(Cherolyn Lexvold) #1

I missed something. Why does …
fmt.Printf("%T\n", a)
fmt.Printf("%T\n", b)
fmt.Printf("%T\n", c)

(J Ohn Stuart) #2

%T is the type of your variable

a := 1 makes a by default an int, and b := 1.1 make b by default a float64

(Cherolyn Lexvold) #3

I kinda get it but not really.
So, when you say “by default” does this mean something that has been preset or predefined by Go?

(J Ohn Stuart) #4

It is a convention, as far as I know, that 1 is an int and 1.1 is a float64 - see this in the go tutorial about literal data types:

what I am not sure is if h:= 1.1 is a float64 on a 64 bit machine and a float 32 on a 32 bit machine. Could anyone help on this one ?

(Ignacio Gómez) #5

From the Go tour:

But when the right hand side contains an untyped numeric constant, the new variable may be an int, float64, or complex128 depending on the precision of the constant:

i := 42           // int
f := 3.142        // float64
g := 0.867 + 0.5i // complex128

You can confirm this on the playground (which has a 32 bit arch) by seeing that 1.1 is a float64, 1 an int, and int's size is 4 bytes (32 bits):

(Cherolyn Lexvold) #6

The first paragraph is quite helpful.

The second paragraph is interesting

(Cherolyn Lexvold) #7

What does the “//” mean?
Bear with me. I’m like a baby learning to talk. :rofl:

(Norbert Melzer) #8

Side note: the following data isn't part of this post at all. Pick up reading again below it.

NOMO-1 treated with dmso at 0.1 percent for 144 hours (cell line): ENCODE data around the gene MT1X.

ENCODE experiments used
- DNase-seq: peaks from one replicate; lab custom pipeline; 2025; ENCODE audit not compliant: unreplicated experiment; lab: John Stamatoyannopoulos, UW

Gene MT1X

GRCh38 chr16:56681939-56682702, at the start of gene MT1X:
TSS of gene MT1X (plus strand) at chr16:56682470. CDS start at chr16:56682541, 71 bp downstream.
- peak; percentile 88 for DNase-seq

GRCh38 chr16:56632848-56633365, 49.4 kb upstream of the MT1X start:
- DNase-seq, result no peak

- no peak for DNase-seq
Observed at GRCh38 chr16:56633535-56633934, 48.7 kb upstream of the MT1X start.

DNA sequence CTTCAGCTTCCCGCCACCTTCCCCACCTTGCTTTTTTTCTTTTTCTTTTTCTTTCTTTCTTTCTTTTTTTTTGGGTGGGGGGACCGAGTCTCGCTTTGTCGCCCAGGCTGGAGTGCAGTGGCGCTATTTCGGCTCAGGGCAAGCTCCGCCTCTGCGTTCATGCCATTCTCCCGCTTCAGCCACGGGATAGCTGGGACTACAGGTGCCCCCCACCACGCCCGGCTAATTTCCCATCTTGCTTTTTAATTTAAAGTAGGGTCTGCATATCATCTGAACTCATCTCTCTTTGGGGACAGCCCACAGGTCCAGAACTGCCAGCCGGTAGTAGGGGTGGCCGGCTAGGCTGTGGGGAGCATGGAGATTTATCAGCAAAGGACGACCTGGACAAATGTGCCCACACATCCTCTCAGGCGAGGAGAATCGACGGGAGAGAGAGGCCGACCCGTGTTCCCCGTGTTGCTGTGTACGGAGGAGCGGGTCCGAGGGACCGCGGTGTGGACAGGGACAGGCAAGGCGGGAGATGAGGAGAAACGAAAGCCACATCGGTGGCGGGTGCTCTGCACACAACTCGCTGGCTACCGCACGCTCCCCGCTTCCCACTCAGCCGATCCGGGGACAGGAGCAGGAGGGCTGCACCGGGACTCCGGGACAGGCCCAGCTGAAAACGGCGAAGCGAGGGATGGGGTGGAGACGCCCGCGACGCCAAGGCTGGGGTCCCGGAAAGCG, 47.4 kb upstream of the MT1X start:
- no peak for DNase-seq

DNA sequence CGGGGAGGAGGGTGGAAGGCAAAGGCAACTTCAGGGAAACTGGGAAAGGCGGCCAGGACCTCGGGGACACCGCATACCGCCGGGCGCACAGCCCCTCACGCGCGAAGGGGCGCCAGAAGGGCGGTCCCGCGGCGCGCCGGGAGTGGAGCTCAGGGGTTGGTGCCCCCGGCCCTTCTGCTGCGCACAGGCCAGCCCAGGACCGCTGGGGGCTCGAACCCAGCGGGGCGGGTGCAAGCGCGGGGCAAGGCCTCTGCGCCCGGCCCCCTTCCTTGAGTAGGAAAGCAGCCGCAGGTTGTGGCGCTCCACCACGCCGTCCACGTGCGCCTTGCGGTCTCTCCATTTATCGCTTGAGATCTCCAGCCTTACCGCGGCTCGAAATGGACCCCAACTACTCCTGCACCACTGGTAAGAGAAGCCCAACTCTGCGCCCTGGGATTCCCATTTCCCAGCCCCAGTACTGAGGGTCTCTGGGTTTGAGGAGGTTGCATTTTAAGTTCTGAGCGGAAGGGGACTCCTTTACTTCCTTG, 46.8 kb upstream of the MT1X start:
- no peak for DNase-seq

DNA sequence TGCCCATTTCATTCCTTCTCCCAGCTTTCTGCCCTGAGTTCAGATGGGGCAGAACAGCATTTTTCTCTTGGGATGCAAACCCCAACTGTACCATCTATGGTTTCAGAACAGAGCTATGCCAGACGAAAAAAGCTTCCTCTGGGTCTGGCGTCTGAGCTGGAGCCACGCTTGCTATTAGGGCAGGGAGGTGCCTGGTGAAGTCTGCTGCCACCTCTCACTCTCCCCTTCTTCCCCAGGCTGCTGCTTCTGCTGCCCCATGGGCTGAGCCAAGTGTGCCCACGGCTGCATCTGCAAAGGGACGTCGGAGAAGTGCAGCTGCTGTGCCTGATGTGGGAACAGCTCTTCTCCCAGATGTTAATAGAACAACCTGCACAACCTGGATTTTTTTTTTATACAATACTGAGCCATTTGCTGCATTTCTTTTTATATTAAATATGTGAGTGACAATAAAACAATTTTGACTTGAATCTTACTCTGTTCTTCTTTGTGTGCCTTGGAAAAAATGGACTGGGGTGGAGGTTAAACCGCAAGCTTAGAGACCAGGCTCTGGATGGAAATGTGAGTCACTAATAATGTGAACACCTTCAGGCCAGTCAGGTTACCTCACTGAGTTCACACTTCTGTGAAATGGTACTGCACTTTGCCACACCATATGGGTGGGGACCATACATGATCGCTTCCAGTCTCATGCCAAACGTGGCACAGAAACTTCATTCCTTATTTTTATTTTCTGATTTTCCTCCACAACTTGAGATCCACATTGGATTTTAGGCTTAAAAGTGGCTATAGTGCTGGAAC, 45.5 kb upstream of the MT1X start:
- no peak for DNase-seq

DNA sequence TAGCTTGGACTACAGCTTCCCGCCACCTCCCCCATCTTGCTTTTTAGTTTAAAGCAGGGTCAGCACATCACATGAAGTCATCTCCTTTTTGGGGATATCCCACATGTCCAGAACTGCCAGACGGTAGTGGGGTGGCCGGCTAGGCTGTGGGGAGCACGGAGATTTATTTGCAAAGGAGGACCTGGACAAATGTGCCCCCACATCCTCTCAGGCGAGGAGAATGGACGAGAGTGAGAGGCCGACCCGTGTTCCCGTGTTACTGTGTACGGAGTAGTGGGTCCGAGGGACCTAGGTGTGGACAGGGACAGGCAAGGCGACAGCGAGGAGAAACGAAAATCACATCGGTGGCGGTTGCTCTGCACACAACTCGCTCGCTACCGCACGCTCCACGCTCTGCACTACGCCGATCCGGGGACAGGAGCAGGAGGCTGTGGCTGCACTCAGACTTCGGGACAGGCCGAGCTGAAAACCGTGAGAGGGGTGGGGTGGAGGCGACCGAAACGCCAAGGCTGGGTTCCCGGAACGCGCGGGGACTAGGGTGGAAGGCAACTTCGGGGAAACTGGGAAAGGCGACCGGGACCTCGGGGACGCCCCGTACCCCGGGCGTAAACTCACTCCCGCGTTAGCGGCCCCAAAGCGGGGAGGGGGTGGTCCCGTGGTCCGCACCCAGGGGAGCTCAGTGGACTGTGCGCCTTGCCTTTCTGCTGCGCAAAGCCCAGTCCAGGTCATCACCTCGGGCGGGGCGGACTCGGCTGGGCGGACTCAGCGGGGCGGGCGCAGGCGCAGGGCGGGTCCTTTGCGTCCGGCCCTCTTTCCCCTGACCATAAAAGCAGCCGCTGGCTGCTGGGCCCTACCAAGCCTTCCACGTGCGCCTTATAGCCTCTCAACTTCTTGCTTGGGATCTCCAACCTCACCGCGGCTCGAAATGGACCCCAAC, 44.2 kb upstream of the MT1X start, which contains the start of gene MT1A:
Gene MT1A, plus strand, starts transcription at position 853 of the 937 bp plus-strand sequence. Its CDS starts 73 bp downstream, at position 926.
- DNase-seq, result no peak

It starts a comment.

(Cherolyn Lexvold) #9

Interesting. What does “\n” mean?

(Cherolyn Lexvold) #10

So in" i := 42 // int", the “//int” is a commentary on the foregoing? but not a part of the program?

(Jay Ts) #11

Correct. Anything on the line starting with // is ignored by the compiler, to the end of that same line.

I know you are just getting started, but I suggest that as soon as you can (and this applies to everyone), get used to looking in the official specification for definitive answers. Compared to other languages, Go’s language specification is surprisingly easy to read! Comments are about the simplest part of any programming language, so it’s a good place to start.

(Jay Ts) #12

It’s a symbol for a “newline”. In “baby talk”, it means that your fmt.Printf() statements result in


rather than


Remove the /n’s and try it. :wink:

Suggested reading:

Or if you don’t mind spending a little money, look for his book “Introducing Go” by O’Reilly. It’s a good book for people who are just starting with Go and programming.

(Cherolyn Lexvold) #13


(Cherolyn Lexvold) #14

Very helpful!